Being a fan of resource management games, I was looking forward to trying Mars. Upon reading the 8-page rulebook (http://www.tilsit.fr/pdf/stock/50_0.pdf), I had reservations with regards to the resolution of "Conflicts", which appeared to provide an unfair advantage to the player having Military Superiority.
Upon opening the game box you will find good quality components, from thick cardboard building tokens (4 per available building), Player Boards (4) and Player Aids (4), to standard thickness Euro sized cards, one plastic d6 (R&D 1-1-1-2-2-2), 8 wooden cubes (2 per player) to mark your current score and energy consumption level, and a good supply of white wooden discs which represent your Colonists.
Winning the game
MARS is a resource management game, where one accumulates Victory Points by constructing buildings, gaining Supremacy in a specific field, and via certain R&D cards.
The winner is the first player to reach a set total of Victory Points at the end of his turn. The actual total is decided by the players at the start of the game, depending if they want to play a short (10), medium (12) or long (15) game. Note that points are not cumulative, but are recounted at the end of each turn as in Colosseum.
A game turn consists of the following 7 phases:
(4) Mine Production
(7) End of Turn maintenance
Once a player has conducted all 7 phases, the turn passes to the player on this left.
I'll go into each of these phases in more details a bit latter, but first, let's cover the game's setup.
Each player, starting with the eldest and going clockwise, will choose one Mine (there are 5 types: Water, Oxygen, Iron, Carbon and Silicium), which he will then place in one of the 4 available mining slots on his player board.
Once the last player has selected a mine, the process is repeated, starting with the last player and going counter-clockwise.
There is a limited supply of mines, 3 per type, except for Iron which has 4.
Next, each player takes 7 Colonist tokens, placing one on each of his two mines, one on Silo-0, and one on Power Plant-0. This leaves you with 3 Colonists on Habitat-0.
You will also need to prepare a 25-card Resupply Draw pile, which is composed of 5 cards of each resource. When this pile is exhausted during the game, you will need to make another using 5 cards from each resource type.
The last preparation step is to pass 4 resource cards, from the Resupply Deck, to each player. This consists your starting hand.
The first thing you do on your turn is draw an Event card. There are 30 of these, and the deck contains "Conflicts", "Supremacy", "Challenge" as well as other cards which provide you with bonus resources or colonists.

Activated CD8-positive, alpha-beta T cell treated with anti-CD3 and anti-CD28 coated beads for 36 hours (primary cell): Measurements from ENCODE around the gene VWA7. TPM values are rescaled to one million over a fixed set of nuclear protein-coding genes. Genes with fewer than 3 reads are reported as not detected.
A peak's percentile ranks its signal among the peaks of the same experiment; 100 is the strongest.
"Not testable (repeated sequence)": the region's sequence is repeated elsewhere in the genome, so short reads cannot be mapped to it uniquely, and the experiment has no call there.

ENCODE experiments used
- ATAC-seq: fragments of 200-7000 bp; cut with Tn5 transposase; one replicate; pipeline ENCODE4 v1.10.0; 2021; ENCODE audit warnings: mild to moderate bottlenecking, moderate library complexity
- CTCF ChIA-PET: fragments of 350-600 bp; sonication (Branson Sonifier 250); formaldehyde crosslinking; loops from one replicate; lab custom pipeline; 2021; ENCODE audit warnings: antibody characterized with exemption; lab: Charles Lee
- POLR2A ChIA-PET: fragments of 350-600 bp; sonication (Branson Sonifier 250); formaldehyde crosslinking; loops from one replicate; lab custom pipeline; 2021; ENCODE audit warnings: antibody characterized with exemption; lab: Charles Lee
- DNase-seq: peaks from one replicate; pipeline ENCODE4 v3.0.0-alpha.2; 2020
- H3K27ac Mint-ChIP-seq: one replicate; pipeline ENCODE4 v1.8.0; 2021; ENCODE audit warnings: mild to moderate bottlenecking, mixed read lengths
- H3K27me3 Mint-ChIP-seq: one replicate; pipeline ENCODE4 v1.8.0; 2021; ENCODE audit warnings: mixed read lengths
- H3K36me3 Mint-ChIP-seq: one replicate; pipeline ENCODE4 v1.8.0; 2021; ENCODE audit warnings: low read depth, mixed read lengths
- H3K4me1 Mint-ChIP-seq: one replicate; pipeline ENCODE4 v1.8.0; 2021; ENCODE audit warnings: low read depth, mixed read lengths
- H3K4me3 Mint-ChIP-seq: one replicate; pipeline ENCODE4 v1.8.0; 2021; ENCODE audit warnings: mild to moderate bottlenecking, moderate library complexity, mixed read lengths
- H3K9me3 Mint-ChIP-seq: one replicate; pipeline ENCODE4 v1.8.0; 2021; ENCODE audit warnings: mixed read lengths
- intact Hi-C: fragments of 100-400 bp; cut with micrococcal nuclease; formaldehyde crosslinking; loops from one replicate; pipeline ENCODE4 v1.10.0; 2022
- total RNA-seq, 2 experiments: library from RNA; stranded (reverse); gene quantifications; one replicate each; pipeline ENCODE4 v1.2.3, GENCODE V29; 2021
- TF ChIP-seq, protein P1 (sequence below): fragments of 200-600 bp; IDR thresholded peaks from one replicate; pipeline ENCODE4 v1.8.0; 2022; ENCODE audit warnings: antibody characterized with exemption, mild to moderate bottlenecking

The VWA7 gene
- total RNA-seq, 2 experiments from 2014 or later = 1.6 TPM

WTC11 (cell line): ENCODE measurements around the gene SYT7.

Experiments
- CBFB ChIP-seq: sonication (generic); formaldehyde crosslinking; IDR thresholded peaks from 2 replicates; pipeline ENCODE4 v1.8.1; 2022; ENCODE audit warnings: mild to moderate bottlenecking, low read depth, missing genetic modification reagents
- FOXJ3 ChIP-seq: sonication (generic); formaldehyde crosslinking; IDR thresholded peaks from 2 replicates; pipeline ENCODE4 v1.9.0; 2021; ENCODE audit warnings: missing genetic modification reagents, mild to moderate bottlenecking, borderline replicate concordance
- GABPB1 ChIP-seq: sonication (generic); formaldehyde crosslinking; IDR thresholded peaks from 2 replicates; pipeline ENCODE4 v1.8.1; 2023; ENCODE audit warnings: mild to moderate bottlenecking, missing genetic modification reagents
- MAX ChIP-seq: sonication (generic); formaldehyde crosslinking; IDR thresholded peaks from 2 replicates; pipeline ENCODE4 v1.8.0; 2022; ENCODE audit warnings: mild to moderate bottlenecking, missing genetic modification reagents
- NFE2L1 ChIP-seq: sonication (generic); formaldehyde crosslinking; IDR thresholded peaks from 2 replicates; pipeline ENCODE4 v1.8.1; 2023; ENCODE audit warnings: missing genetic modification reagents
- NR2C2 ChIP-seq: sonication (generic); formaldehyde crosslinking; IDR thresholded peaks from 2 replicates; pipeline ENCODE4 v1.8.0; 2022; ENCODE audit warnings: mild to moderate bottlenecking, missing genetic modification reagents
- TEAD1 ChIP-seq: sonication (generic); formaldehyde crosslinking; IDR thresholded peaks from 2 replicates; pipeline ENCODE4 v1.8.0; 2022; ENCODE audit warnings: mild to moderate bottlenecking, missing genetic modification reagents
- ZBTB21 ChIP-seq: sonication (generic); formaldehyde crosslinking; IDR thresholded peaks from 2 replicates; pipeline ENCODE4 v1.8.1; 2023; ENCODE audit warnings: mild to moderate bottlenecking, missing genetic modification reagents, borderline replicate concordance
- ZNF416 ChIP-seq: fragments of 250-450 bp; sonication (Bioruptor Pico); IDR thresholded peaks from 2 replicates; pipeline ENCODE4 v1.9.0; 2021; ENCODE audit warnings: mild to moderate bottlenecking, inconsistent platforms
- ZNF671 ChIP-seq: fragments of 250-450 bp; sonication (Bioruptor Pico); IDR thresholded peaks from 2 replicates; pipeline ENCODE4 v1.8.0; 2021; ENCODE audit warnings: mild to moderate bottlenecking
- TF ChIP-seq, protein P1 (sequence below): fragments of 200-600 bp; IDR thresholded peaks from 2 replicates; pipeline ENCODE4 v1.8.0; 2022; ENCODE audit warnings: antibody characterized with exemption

If you draw a bonus card, simply take what the card provides you.
If a "Conflict", "Supremacy" or "Challenge" card is drawn, then you need to check if you meet the minimum requirement, such as having a Level-1 Military Base in the case of a Minor Military Conflict. If you don't meet the minimum requirement, discard the card and move to the next step.
If you do meet the minimum requirement, then you must (you don't have a choice here!) resolve the conflict. You select another player and compare the level of Building in the Conflict category (Military, Communication, Habitat, Mining or Energy). The player with the most manned and powered buildings in this category wins, and he gets to do what is listed on the card (steal all resources from the target player in the case of a Minor Military Conflict). If there is a tie, then the player with the higher R&D bonus in this field wins. If there is still a tie, then the player with the most Colonist still on his Habitat wins. If there is still a tie, discard the card, there is no winner.
When a "Supremacy" event is drawn, the resolution is the same as a Conflict, except that it is triggered if ANY player meets the minimum requirement. Further, the winner of the conflict gets to retain the card, which provides him with a special power, as well as one Victory Point.
The final event is a Supremacy challenge, which forces players to check if the Supremacy event card should be moved to another player. The same checks are conducted as per the Supremacy event, except the final result is to reassign the Supremacy card if need be.
Research and Development is conducted if you have built, powered and manned an R&D center. If you did, then you roll the R&D die. On a result of '1', you draw an R&D-1 card. On a result of '2', you draw an R&D-2 card only if you have built, powered and maned such a building, else you draw nothing.